The U.S. House of Representatives voted late Tuesday to avert the fiscal cliff by supporting a Senate measure to hike income tax rates on only the wealthiest adults. The vote passed the House largely along party lines, 257 to 167. It is the first income tax rate increase in the United States in 20 years.

The vote was a compromise that taxpayers were hoping to see from Congress as they held their breath -- hoping that lawmakers would put the nation before politics. It also ended days of grueling deliberations between Democrats and Republicans, who have been seeking an agreement for nearly two months.

"This law is just one step in our broader efforts to strengthen our economy," President Barack Obama said in a press conference afterward. He added that there is more unnecessary spending that must be eliminated.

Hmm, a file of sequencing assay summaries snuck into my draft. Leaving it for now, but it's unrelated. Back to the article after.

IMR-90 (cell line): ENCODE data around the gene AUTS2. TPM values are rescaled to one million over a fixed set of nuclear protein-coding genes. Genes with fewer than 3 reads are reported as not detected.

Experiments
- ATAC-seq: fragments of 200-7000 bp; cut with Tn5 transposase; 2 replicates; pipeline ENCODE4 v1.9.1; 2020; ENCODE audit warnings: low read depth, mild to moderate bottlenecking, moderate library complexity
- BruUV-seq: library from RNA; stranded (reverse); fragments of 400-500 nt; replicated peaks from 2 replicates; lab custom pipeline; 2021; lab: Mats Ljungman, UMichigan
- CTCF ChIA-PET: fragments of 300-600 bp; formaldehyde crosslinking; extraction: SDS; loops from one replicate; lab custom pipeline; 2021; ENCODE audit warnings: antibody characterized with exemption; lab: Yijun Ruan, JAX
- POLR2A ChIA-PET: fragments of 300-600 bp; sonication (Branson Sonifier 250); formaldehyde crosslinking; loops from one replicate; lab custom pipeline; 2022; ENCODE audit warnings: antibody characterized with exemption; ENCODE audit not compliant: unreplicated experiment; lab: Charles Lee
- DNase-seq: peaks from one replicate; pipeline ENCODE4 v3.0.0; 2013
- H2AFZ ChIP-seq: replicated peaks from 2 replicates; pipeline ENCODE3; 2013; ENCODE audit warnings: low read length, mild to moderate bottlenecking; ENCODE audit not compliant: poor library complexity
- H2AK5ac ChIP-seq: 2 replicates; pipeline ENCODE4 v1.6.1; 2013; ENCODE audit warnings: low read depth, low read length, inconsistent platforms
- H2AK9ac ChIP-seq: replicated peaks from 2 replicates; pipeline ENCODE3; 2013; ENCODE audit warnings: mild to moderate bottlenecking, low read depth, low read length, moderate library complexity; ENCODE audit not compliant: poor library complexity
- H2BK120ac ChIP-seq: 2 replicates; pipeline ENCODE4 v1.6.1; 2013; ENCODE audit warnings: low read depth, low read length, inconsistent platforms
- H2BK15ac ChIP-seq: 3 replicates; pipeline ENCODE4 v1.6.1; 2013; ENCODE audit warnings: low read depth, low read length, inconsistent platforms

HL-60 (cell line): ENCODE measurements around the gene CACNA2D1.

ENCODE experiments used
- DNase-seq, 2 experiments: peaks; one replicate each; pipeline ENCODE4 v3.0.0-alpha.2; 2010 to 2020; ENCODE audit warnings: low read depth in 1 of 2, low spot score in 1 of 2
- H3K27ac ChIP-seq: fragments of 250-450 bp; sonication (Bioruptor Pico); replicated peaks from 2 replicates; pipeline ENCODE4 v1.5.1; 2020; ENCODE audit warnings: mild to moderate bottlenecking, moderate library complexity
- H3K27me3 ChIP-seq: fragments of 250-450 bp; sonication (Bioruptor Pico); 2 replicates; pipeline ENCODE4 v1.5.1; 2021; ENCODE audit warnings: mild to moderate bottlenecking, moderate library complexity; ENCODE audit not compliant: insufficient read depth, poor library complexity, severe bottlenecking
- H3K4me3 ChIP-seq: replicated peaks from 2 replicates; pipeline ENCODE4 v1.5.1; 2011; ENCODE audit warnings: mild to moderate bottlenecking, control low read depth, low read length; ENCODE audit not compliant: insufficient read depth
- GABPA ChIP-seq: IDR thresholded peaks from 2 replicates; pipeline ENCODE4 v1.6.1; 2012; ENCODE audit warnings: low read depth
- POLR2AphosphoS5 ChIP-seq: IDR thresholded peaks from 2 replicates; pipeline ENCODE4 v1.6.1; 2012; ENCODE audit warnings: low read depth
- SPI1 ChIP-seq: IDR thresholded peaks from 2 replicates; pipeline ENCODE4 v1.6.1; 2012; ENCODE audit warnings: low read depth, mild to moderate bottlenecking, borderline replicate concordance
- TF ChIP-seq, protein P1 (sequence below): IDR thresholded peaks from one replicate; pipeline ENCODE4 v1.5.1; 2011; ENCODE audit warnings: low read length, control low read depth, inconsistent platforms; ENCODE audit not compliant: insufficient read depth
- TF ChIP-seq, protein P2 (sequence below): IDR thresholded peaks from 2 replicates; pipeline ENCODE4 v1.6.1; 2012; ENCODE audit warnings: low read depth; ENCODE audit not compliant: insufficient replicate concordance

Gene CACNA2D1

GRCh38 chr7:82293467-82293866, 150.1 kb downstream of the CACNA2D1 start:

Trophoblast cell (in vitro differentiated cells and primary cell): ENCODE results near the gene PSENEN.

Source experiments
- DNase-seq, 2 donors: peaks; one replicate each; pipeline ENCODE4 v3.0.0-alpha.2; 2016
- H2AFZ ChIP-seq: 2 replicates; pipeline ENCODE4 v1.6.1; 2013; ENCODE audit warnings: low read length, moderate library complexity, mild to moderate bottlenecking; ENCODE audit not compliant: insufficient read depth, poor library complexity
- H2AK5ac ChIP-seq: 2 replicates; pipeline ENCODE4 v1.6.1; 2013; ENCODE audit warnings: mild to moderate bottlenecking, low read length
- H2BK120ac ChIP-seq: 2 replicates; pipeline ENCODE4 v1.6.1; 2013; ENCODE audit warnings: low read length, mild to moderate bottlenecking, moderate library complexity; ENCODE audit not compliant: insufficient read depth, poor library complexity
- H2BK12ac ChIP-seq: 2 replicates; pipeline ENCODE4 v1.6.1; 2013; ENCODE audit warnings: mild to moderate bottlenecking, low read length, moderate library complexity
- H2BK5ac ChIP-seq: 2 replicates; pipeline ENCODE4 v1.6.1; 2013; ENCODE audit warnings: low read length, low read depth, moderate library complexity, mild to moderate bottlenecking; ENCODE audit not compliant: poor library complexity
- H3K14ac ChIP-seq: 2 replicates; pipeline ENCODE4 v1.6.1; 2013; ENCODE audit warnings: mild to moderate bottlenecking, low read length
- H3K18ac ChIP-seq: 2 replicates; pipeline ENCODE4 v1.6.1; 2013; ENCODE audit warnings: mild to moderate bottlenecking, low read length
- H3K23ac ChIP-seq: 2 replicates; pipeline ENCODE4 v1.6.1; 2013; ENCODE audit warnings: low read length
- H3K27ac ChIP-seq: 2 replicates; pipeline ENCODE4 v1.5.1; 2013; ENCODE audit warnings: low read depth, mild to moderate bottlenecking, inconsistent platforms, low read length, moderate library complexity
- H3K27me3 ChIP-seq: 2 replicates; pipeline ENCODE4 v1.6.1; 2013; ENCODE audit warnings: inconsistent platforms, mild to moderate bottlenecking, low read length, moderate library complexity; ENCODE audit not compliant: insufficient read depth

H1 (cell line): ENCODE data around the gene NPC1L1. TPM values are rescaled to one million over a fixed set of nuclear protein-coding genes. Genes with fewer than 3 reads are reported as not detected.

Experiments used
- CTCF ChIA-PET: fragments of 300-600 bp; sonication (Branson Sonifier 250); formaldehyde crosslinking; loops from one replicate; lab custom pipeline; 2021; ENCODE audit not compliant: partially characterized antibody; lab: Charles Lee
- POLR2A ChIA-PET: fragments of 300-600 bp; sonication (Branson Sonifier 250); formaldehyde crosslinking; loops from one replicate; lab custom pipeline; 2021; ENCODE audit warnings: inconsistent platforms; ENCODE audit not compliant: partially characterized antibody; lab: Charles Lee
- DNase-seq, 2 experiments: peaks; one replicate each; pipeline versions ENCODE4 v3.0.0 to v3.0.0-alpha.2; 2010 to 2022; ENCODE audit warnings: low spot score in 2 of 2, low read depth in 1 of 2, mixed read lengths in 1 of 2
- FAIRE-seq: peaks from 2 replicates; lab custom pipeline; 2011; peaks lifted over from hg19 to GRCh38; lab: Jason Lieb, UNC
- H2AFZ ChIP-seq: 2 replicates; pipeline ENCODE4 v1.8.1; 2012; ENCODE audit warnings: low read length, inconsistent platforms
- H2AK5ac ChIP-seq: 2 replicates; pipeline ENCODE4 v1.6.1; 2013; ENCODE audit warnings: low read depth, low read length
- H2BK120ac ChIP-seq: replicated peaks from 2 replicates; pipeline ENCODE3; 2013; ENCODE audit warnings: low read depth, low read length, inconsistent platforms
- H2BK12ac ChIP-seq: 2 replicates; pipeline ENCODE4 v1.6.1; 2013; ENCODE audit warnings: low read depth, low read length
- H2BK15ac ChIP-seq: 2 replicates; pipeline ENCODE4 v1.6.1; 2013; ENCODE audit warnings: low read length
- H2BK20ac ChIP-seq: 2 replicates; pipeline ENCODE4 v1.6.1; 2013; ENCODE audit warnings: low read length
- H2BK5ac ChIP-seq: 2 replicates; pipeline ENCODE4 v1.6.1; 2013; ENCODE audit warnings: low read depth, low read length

The House caucus began meeting around 1 p.m. EST Tuesday to review the Senate compromise that passed 89 to 8 with a tax increase on high-income adults. The bill, though imperfect from the Democrats' view, kept President Barack Obama’s campaign promise to reap new revenue from the wealthy to reduce the deficit.

What's more, the bipartisan support for the deal was perhaps a Senate Republican signal to uneasy House GOP members. The House faced a difficult choice: push for more spending cuts or save 98 percent of Americans and 97 percent of businesses from a tax increase.

House Republicans were initially turned off by the agreement because it didn't address spending. House Speaker John Boehner, R-Ohio, gave his caucus the option of amending the Senate bill to reflect $300 billion in spending cuts or vote for the clean bill. In the end, the caucus opted for a straight up/down vote on the Senate-approved bill, after Boehner warned the caucus that the Senate may not take up an amended bill -- and push the United States over the fiscal cliff -- with the American people likely placing most of the blame on the Republican Party. Once that undeniable reality sunk it, the caucus agreed to hold an up/down vote with no amendments.